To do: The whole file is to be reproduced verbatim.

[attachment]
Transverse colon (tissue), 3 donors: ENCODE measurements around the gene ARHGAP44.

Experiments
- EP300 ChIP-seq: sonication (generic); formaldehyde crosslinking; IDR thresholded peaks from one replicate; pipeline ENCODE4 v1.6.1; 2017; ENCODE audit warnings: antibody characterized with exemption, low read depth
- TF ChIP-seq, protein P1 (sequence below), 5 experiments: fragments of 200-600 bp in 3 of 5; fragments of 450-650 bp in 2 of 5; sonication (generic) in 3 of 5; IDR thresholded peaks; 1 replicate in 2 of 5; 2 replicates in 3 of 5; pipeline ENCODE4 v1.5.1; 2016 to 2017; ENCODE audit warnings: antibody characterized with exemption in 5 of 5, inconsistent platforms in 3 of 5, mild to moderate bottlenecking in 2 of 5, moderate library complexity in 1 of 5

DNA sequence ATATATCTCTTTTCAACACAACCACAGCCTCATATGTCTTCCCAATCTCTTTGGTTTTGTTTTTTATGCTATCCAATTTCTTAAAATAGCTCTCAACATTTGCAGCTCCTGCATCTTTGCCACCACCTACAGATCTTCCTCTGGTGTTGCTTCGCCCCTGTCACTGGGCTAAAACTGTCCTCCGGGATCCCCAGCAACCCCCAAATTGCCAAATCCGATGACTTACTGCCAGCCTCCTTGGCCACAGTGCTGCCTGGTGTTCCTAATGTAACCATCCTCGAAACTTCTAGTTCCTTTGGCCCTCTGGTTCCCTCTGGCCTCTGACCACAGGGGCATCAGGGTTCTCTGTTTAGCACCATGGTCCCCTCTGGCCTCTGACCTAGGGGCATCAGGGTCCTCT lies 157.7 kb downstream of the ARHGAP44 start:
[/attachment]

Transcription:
Transverse colon (tissue), 3 donors: ENCODE measurements around the gene ARHGAP44.

Experiments
- EP300 ChIP-seq: sonication (generic); formaldehyde crosslinking; IDR thresholded peaks from one replicate; pipeline ENCODE4 v1.6.1; 2017; ENCODE audit warnings: antibody characterized with exemption, low read depth
- TF ChIP-seq, protein P1 (sequence below), 5 experiments: fragments of 200-600 bp in 3 of 5; fragments of 450-650 bp in 2 of 5; sonication (generic) in 3 of 5; IDR thresholded peaks; 1 replicate in 2 of 5; 2 replicates in 3 of 5; pipeline ENCODE4 v1.5.1; 2016 to 2017; ENCODE audit warnings: antibody characterized with exemption in 5 of 5, inconsistent platforms in 3 of 5, mild to moderate bottlenecking in 2 of 5, moderate library complexity in 1 of 5

DNA sequence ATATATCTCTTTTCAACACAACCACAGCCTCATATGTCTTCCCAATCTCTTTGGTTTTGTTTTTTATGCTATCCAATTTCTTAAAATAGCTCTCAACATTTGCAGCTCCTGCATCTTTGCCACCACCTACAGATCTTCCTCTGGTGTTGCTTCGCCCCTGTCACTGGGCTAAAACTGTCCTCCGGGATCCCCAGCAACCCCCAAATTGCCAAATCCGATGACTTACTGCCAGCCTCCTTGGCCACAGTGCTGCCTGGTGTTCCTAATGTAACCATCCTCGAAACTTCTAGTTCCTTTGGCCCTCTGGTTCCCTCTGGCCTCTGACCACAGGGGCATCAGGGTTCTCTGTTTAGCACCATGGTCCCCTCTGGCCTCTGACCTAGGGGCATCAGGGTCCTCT lies 157.7 kb downstream of the ARHGAP44 start: